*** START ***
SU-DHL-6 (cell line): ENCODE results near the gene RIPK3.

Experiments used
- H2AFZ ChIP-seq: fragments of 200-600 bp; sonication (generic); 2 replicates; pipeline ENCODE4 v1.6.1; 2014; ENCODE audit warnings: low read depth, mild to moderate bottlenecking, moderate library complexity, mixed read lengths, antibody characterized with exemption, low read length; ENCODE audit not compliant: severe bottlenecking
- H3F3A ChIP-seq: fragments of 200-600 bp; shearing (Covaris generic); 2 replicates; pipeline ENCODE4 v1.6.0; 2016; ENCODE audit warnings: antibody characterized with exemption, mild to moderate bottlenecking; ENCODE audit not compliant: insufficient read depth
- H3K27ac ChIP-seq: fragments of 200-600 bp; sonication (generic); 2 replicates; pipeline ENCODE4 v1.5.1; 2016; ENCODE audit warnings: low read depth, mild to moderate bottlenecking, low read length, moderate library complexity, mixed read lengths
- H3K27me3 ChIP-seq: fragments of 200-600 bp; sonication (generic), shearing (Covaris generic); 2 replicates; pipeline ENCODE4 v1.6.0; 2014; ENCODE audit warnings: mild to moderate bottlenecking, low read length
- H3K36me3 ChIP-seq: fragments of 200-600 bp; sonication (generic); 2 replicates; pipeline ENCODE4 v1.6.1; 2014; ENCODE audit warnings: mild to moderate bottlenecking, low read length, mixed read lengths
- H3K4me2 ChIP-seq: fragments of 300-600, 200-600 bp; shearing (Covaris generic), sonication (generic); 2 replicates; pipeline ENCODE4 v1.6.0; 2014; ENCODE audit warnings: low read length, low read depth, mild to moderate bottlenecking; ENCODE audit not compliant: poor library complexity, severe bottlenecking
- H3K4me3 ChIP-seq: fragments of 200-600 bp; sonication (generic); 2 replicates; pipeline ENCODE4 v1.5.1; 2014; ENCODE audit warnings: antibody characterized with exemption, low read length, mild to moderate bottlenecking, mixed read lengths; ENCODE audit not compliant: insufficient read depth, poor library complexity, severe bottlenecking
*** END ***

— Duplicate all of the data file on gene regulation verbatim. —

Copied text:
SU-DHL-6 (cell line): ENCODE results near the gene RIPK3.

Experiments used
- H2AFZ ChIP-seq: fragments of 200-600 bp; sonication (generic); 2 replicates; pipeline ENCODE4 v1.6.1; 2014; ENCODE audit warnings: low read depth, mild to moderate bottlenecking, moderate library complexity, mixed read lengths, antibody characterized with exemption, low read length; ENCODE audit not compliant: severe bottlenecking
- H3F3A ChIP-seq: fragments of 200-600 bp; shearing (Covaris generic); 2 replicates; pipeline ENCODE4 v1.6.0; 2016; ENCODE audit warnings: antibody characterized with exemption, mild to moderate bottlenecking; ENCODE audit not compliant: insufficient read depth
- H3K27ac ChIP-seq: fragments of 200-600 bp; sonication (generic); 2 replicates; pipeline ENCODE4 v1.5.1; 2016; ENCODE audit warnings: low read depth, mild to moderate bottlenecking, low read length, moderate library complexity, mixed read lengths
- H3K27me3 ChIP-seq: fragments of 200-600 bp; sonication (generic), shearing (Covaris generic); 2 replicates; pipeline ENCODE4 v1.6.0; 2014; ENCODE audit warnings: mild to moderate bottlenecking, low read length
- H3K36me3 ChIP-seq: fragments of 200-600 bp; sonication (generic); 2 replicates; pipeline ENCODE4 v1.6.1; 2014; ENCODE audit warnings: mild to moderate bottlenecking, low read length, mixed read lengths
- H3K4me2 ChIP-seq: fragments of 300-600, 200-600 bp; shearing (Covaris generic), sonication (generic); 2 replicates; pipeline ENCODE4 v1.6.0; 2014; ENCODE audit warnings: low read length, low read depth, mild to moderate bottlenecking; ENCODE audit not compliant: poor library complexity, severe bottlenecking
- H3K4me3 ChIP-seq: fragments of 200-600 bp; sonication (generic); 2 replicates; pipeline ENCODE4 v1.5.1; 2014; ENCODE audit warnings: antibody characterized with exemption, low read length, mild to moderate bottlenecking, mixed read lengths; ENCODE audit not compliant: insufficient read depth, poor library complexity, severe bottlenecking